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What if I'm female and want to know paternal ancestors?

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  • What if I'm female and want to know paternal ancestors?

    Is there a test for females that tell paternal ancestors? Does the Mito test only reveal mothers ancestors? I don't need to know that, Already know that.

  • #2
    FTDNA tests the Y-Chromosome for the paternal line. A sample would need to come from a brother, your father, a brother to your dad, or a a son of one of your dad's brothers. You could move back a generation and follow the same approach.

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    • #3
      Paternal

      Through my genealogy research, I found we are probably Melungeon descent. However, my Dad left 3 GIRLS when he died last month. I have items that may contain his DNA. Can this be used for testing and how would I do that? Thanks Denise Wood

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      • #4
        Originally posted by deniseobx
        Through my genealogy research, I found we are probably Melungeon descent. However, my Dad left 3 GIRLS when he died last month. I have items that may contain his DNA. Can this be used for testing and how would I do that? Thanks Denise Wood

        DA Fingerprint and Trace Genetics offer "DNA retrieval" on their websites, there are doubtless other labs as well. Google it. (if you could retrieve a medical lab sample that would be best!) Or you could test a brother of your father if available. Or you could test all three daughters via an autosomal test (DNAPrint or Ethnoancestrsy) that registers the DNA contribution of both your parents - you would test all three to get a range of values because the autosomal DNA gets resorted at every birth - and the more that you have establish about your mother's ancestry the better you will be able to factor her ancestry out of the autosomal results.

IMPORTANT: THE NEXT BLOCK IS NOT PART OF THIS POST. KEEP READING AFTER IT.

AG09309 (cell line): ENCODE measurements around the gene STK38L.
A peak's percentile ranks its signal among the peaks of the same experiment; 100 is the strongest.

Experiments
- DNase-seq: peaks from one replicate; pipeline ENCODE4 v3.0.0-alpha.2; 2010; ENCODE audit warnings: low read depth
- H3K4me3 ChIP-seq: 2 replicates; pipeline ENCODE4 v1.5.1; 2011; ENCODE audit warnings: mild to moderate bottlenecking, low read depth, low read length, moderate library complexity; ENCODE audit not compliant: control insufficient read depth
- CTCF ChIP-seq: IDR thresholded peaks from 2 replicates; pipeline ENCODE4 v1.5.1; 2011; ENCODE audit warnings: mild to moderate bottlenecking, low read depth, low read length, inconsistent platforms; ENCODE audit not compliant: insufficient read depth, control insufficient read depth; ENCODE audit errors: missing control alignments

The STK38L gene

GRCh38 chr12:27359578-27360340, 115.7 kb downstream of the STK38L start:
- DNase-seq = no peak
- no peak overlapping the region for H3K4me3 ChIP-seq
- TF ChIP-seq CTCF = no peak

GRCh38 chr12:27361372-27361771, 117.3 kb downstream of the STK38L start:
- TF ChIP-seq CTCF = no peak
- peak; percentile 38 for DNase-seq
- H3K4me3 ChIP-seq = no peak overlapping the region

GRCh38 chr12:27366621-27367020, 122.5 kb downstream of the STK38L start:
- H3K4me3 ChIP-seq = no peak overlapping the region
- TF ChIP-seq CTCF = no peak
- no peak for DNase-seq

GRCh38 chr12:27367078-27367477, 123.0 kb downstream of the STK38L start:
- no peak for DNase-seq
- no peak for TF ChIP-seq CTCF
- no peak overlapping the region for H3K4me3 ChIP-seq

Good Luck!
        tom

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        • #5
          Originally posted by ruflaura3
          Is there a test for females that tell paternal ancestors? Does the Mito test only reveal mothers ancestors? I don't need to know that, Already know that.
          Give Birth to a Boy baby then test his DNA !!! and you can keep the boy and play with him!!!
          Last edited by Jambalaia32; 13 June 2006, 05:55 AM.

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          • #6
            Originally posted by Jambalaia32
            Give Birth to a Boy baby then test his DNA !!!
            Interesting idea but technically incorrect. The boy will have his own father's Y chromosome, not his mother's father's.

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            • #7
              Originally posted by ruflaura3
              Is there a test for females that tell paternal ancestors? Does the Mito test only reveal mothers ancestors? I don't need to know that, Already know that.
              What Jim said is correct: It has to be a male sample. Did your father have any brothers? Is your father's father still around and did he have any sons besides your father?

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              • #8
                Originally posted by deniseobx
                Through my genealogy research, I found we are probably Melungeon descent. However, my Dad left 3 GIRLS when he died last month. I have items that may contain his DNA. Can this be used for testing and how would I do that? Thanks Denise Wood
                Denise, A while ago I saw this flyer at the Baylor College of Medicine in Houston, Texas that said they do DNA testing. I didn't know enough about Genealogy DNA testing, at the time, to be able to ask them if their tests give you the same results, so I don't know if they could take your dad's "DNA items" and give you what they would if he could give them a cheek scraping or a blood sample. And I'm still not sure if they could give you marker numbers like FamilyTreeDNA can. Their prices seemed unbeatable, though ($10 + $0.30/allele or something). I would suggest asking FamilyTreeDNA if they can do something like that. It may be against their policy to test on someone who can't give approval, though.

                P.S. Just out of curiosity, what are these "items" that may contain your dad's DNA?

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                • #9
                  melungeon

                  I thought I had thing straighten out.........I'm still a little confused about my husband Hvr1 test that came back Le3b2.